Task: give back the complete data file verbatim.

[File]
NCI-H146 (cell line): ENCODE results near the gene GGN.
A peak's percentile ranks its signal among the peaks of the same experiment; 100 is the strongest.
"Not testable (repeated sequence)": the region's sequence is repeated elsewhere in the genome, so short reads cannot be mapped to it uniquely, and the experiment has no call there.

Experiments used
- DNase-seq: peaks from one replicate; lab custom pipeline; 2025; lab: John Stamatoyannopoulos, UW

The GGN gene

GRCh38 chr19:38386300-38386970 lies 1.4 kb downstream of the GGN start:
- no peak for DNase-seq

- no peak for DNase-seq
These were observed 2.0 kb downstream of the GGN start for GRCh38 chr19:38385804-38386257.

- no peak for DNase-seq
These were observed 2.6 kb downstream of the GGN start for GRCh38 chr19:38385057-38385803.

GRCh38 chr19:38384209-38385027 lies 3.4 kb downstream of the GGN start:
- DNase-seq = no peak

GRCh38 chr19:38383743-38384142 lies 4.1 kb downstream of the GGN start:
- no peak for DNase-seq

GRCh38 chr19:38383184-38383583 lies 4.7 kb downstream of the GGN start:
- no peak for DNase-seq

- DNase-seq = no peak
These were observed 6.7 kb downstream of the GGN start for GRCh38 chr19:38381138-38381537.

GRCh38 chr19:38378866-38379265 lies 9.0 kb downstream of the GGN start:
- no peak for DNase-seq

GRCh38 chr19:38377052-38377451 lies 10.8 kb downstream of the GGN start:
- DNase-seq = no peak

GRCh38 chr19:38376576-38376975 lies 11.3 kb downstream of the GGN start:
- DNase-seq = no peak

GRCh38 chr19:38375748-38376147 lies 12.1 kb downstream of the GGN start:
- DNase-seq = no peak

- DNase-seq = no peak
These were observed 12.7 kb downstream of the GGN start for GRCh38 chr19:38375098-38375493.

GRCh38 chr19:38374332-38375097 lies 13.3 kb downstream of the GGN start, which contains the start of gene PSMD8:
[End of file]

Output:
NCI-H146 (cell line): ENCODE results near the gene GGN.
A peak's percentile ranks its signal among the peaks of the same experiment; 100 is the strongest.
"Not testable (repeated sequence)": the region's sequence is repeated elsewhere in the genome, so short reads cannot be mapped to it uniquely, and the experiment has no call there.

Experiments used
- DNase-seq: peaks from one replicate; lab custom pipeline; 2025; lab: John Stamatoyannopoulos, UW

The GGN gene

GRCh38 chr19:38386300-38386970 lies 1.4 kb downstream of the GGN start:
- no peak for DNase-seq

- no peak for DNase-seq
These were observed 2.0 kb downstream of the GGN start for GRCh38 chr19:38385804-38386257.

- no peak for DNase-seq
These were observed 2.6 kb downstream of the GGN start for GRCh38 chr19:38385057-38385803.

GRCh38 chr19:38384209-38385027 lies 3.4 kb downstream of the GGN start:
- DNase-seq = no peak

GRCh38 chr19:38383743-38384142 lies 4.1 kb downstream of the GGN start:
- no peak for DNase-seq

GRCh38 chr19:38383184-38383583 lies 4.7 kb downstream of the GGN start:
- no peak for DNase-seq

- DNase-seq = no peak
These were observed 6.7 kb downstream of the GGN start for GRCh38 chr19:38381138-38381537.

GRCh38 chr19:38378866-38379265 lies 9.0 kb downstream of the GGN start:
- no peak for DNase-seq

GRCh38 chr19:38377052-38377451 lies 10.8 kb downstream of the GGN start:
- DNase-seq = no peak

GRCh38 chr19:38376576-38376975 lies 11.3 kb downstream of the GGN start:
- DNase-seq = no peak

GRCh38 chr19:38375748-38376147 lies 12.1 kb downstream of the GGN start:
- DNase-seq = no peak

- DNase-seq = no peak
These were observed 12.7 kb downstream of the GGN start for GRCh38 chr19:38375098-38375493.

GRCh38 chr19:38374332-38375097 lies 13.3 kb downstream of the GGN start, which contains the start of gene PSMD8: